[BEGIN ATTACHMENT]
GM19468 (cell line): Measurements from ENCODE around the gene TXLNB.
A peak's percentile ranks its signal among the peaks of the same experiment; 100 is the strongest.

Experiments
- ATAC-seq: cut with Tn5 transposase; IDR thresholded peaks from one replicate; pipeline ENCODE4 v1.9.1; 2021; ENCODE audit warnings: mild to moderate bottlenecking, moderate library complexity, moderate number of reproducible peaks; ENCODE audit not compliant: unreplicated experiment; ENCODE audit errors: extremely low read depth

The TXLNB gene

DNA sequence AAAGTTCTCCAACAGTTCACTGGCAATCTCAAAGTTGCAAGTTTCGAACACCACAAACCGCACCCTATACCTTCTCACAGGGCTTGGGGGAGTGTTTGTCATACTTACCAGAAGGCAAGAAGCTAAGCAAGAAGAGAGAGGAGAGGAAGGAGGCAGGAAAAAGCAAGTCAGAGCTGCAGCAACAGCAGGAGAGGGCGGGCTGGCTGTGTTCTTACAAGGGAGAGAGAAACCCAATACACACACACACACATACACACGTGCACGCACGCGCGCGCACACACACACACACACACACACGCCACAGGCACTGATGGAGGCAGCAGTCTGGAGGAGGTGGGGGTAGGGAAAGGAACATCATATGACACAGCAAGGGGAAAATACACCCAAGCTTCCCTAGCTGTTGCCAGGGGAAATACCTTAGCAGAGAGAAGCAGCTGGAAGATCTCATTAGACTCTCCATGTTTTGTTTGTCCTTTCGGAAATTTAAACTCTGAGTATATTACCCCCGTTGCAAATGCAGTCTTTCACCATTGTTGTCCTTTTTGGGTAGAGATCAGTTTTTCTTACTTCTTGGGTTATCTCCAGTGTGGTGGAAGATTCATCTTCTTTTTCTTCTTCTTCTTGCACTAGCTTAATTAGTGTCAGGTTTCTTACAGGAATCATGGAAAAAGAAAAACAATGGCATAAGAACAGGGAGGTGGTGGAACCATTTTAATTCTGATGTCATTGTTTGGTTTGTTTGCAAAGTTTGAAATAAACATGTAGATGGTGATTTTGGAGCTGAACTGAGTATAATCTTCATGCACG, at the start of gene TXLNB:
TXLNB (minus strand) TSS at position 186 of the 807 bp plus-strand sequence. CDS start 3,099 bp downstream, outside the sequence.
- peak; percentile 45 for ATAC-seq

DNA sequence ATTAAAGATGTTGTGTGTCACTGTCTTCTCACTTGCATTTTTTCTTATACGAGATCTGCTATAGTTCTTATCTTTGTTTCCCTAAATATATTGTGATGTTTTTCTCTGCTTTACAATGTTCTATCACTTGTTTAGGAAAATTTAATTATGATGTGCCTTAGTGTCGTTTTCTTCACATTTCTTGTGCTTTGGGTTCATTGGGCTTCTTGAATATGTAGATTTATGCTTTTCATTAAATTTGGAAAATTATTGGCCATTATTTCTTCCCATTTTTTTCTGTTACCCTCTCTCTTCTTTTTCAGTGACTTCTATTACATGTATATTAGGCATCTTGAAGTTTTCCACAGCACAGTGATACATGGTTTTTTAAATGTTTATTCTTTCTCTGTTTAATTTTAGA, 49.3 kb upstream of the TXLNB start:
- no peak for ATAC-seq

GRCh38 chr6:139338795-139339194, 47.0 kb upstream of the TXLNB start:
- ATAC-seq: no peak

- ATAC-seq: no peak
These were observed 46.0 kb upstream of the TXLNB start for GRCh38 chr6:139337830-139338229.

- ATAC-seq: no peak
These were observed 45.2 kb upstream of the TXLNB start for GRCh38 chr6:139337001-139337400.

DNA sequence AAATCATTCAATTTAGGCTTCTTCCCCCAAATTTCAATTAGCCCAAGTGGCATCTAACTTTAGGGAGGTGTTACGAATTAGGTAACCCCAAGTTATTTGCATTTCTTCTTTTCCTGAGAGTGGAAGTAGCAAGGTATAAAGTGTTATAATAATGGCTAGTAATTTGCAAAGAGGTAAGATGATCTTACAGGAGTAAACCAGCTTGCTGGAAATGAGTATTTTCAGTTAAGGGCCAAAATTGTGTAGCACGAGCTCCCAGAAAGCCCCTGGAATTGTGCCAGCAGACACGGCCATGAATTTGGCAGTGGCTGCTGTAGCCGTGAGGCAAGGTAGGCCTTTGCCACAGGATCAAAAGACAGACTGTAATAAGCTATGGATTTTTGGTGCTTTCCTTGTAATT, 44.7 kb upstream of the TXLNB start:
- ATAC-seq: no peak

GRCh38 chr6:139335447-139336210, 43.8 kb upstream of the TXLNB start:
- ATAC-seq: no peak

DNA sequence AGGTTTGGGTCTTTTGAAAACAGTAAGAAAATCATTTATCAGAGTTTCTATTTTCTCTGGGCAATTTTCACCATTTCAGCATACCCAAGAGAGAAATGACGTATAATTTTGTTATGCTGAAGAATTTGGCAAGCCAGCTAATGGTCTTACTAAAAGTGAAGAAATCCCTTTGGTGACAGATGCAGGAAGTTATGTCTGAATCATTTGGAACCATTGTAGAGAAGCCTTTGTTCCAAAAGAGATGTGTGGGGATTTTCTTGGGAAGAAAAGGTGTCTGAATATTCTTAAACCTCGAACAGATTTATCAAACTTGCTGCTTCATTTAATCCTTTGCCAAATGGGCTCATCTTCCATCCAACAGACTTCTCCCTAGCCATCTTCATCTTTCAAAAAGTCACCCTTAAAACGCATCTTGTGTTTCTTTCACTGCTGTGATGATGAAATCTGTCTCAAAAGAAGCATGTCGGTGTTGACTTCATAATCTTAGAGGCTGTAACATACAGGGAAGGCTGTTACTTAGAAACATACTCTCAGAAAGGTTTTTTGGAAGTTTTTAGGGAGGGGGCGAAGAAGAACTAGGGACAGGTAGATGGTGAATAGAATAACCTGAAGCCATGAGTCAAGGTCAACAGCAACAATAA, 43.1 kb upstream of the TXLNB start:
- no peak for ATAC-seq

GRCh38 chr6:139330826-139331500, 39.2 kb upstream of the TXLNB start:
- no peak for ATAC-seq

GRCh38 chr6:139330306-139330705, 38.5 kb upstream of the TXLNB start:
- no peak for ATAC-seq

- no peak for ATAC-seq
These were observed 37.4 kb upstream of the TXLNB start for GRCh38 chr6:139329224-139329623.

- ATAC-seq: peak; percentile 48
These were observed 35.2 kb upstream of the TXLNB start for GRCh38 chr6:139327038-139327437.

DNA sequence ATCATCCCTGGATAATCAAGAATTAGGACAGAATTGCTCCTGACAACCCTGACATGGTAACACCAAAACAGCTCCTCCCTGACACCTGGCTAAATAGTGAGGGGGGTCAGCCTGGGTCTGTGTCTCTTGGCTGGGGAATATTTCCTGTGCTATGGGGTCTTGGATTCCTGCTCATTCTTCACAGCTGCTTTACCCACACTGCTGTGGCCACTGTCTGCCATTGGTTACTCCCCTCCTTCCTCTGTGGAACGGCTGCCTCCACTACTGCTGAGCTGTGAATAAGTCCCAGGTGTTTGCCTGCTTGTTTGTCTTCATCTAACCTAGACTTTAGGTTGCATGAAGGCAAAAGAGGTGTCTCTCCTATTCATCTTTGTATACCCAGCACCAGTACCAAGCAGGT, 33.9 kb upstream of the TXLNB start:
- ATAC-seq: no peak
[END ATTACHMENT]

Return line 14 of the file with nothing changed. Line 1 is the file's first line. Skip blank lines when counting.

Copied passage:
These were observed 46.0 kb upstream of the TXLNB start for GRCh38 chr6:139337830-139338229.